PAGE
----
AU declares Zim elections free and fair

The head of the mission says the will of the Zimbabwean people has been expressed.

File photo: Olusegun Obasanjo in Dakar. Picture: AFP.

HARARE - The African Union (AU) observer mission monitoring the Zimbabwean elections has declared the process free, fair and credible.

Head of the mission, former Nigerian president Olusegun Obasanjo, says while there might have been minor problems, the will of the Zimbabwean people has been expressed.

During Wednesday's elections Prime Minister Morgan Tsvangirai tried to unseat incumbent President Robert Mugabe for the third time.

However on Thursday, Mugabe's ZANU-PF unofficially claimed a landslide victory.

The victory cry came amidst warnings from authorities that they would arrest anyone who released figures before the official results are made public on 5 August.

A senior aid to Mugabe called an international wire service on Thursday claiming the 89-year-old incumbent had beaten Tsvangirai to win an outright election victory extending his 33 year rule.

"We've taken this election. We've buried the MDC. We never had any doubt that we were going to win," the source told Reuters by phone.

ZANU-PF's announcement was followed by Prime Minister Morgan Tsvangirai announcing he had conceded defeat.

Meanwhile, the Zimbabwe Election Support Network (ZESN) says it's cautiously waiting for the final outcome of the polls before passing judgment on whether the election process was free and fair.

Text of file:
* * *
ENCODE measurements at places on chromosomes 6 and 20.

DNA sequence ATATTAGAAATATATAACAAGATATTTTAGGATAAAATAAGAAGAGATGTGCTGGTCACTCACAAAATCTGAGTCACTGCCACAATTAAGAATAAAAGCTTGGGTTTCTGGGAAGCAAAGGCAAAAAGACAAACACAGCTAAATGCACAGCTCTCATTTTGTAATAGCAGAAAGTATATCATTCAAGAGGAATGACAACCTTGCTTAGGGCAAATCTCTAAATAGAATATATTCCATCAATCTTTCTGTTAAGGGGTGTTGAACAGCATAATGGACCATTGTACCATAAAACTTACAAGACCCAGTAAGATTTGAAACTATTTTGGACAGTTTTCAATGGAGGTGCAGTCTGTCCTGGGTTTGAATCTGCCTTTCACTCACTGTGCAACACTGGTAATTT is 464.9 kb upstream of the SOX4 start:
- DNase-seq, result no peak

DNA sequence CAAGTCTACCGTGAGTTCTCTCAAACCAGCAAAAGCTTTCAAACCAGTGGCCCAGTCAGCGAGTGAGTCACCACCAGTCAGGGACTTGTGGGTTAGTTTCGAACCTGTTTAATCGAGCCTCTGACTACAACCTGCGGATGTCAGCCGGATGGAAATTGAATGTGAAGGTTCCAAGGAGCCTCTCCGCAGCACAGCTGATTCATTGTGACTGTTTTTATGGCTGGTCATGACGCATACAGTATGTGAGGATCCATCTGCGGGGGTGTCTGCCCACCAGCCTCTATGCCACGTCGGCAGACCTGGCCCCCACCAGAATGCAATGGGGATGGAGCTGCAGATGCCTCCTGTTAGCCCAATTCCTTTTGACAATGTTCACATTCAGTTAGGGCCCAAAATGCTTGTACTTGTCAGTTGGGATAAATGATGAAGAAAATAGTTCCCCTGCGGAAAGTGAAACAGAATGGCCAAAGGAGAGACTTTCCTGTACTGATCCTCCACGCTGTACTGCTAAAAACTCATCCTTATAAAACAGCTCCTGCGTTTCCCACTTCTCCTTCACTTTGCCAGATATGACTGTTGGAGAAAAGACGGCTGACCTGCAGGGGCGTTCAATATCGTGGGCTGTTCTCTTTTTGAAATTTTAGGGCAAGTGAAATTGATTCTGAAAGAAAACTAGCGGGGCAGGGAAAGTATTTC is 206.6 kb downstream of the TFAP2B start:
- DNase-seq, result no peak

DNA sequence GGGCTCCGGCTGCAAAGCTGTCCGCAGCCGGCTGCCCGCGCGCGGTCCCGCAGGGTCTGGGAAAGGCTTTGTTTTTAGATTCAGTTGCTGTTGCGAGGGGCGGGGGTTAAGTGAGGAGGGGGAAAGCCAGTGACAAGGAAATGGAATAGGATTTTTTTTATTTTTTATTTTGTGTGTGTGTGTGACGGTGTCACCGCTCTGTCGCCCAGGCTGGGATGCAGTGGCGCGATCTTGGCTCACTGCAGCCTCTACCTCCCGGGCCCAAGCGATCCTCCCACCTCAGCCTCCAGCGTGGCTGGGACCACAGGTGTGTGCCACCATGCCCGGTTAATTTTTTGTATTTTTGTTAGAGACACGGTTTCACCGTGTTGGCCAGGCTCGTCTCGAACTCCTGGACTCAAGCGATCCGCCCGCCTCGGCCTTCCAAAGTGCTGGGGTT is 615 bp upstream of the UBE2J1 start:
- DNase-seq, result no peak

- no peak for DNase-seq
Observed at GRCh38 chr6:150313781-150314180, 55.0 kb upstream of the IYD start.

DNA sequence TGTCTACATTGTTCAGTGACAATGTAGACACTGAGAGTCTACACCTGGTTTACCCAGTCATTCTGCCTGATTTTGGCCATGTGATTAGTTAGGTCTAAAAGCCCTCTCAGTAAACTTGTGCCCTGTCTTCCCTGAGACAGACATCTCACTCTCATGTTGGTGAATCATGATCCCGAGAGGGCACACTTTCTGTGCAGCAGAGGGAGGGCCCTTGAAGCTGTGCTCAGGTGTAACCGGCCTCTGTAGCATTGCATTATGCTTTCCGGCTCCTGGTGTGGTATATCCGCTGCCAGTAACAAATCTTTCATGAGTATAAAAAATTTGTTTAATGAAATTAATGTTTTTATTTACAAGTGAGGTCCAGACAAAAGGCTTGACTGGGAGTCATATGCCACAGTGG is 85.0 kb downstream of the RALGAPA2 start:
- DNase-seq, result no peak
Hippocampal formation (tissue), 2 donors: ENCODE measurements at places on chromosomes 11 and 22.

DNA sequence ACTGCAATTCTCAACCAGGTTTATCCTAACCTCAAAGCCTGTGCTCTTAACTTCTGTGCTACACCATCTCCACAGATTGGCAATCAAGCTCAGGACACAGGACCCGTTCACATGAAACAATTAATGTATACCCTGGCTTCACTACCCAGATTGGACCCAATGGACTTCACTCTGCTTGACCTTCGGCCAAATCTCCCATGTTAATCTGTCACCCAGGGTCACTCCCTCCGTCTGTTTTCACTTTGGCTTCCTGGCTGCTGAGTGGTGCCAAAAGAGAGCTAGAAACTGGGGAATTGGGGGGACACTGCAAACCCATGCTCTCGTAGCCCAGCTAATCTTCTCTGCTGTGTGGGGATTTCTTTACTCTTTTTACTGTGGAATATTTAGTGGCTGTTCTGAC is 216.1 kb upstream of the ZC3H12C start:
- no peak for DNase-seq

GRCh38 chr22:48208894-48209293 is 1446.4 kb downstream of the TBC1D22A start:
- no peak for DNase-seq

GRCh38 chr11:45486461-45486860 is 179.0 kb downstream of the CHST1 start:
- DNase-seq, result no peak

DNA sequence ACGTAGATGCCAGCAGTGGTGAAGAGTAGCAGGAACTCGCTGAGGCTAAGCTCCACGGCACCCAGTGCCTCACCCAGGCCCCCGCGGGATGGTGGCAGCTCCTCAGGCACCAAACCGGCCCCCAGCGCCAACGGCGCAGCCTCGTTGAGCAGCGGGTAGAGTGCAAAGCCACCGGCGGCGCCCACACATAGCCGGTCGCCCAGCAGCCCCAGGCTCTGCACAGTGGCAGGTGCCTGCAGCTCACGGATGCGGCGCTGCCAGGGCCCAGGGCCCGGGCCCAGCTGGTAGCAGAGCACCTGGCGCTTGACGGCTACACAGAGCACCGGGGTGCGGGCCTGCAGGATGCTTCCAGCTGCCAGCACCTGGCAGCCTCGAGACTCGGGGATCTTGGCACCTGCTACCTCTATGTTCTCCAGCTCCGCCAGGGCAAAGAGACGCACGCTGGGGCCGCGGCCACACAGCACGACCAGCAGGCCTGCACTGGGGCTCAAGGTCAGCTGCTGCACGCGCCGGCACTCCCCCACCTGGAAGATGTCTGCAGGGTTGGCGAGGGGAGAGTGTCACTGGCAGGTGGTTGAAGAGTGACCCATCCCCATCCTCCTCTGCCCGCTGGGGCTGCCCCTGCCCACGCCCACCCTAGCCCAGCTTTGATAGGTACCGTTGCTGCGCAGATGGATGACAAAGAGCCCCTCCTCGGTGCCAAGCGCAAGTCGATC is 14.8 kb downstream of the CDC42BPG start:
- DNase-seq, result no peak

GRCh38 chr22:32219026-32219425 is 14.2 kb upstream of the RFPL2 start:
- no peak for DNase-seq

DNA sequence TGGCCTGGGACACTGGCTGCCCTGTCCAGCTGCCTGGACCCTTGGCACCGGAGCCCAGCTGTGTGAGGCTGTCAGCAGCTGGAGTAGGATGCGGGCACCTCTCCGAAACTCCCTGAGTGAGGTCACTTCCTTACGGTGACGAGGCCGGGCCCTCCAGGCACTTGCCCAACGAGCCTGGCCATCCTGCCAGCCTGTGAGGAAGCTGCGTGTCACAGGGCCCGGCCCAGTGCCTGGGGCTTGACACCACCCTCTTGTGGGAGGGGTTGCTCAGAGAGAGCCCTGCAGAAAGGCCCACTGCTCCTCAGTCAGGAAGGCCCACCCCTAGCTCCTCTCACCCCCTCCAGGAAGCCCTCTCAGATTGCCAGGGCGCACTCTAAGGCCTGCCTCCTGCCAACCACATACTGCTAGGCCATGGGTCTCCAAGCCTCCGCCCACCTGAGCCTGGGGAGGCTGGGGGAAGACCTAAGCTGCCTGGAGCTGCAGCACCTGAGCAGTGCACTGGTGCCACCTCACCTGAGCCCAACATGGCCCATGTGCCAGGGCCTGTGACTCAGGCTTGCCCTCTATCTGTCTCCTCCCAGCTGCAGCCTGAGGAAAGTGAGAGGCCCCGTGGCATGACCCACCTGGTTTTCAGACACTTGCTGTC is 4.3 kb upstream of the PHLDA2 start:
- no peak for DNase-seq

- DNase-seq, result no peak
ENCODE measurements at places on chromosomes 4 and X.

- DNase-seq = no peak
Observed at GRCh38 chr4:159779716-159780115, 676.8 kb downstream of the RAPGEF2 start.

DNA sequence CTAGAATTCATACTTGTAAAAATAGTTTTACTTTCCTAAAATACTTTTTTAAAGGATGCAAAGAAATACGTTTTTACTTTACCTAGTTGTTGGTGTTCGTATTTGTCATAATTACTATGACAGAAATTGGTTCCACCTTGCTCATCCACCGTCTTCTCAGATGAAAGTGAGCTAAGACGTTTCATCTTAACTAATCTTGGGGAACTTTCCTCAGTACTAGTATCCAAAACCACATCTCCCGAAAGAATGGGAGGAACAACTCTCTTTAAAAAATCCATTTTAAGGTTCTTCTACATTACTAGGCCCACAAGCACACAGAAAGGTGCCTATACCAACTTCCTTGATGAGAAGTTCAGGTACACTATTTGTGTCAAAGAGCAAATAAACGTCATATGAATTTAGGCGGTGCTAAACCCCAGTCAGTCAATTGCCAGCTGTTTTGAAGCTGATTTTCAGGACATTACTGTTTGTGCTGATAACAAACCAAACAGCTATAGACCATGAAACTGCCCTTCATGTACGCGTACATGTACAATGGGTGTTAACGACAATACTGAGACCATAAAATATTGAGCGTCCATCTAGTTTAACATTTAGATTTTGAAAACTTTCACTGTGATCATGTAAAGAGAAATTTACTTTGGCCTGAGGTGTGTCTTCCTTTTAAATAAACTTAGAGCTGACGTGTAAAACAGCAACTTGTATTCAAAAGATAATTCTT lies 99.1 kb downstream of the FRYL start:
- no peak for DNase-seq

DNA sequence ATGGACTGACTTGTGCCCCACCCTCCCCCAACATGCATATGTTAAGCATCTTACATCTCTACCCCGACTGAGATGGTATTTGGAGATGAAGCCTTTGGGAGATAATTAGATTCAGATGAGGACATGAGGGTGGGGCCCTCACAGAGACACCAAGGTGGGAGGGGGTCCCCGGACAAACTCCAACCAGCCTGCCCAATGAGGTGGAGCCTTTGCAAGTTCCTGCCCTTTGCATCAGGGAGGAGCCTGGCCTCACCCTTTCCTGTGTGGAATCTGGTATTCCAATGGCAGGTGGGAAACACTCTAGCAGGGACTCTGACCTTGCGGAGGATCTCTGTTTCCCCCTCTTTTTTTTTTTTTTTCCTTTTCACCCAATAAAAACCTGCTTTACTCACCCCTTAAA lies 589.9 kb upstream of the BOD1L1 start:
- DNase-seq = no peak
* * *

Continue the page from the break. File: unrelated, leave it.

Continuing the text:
"Some of the challenges that we have noticed really compromise the credibility of the whole process. But we are also trying to be cautious and wait until the final announcement on the results is made," said ZESN Chairman Solomon Zwana.


Tsvangirai, who leads the Movement for Democratic Change (MDC), has slammed the election as a monumental fraud.

"It is our view that this election is null and void and does not meet international standards for a credible, legitimate, free and fair election. Once again Zimbabweans have been short-changed."

Tsvangirai said the MDC picked up countless problems in the election process.

He urged his supporters not to give up hope.

"We want to assure every Zimbabwean that this is the beginning of the end. Zanu-PF may have this victory as they would like to claim, but I would like to assure you that the resolution of the Zimbabwe crisis has never been so near."


Local observers have claimed irregularities systematically disenfranchised thousands of voters in Tsvangirai's urban strongholds and severely compromised the results.

The ZESN said the credibility of the vote was seriously compromised by large numbers of people being turned away from polling stations in MDC strongholds.

Meanwhile, a group of observers from the Southern African Development Community (SADC) confirmed on Thursday that incorrect papers were discovered in ballot boxes.

The SADC observer team is scheduled to deliver its verdict later on Friday.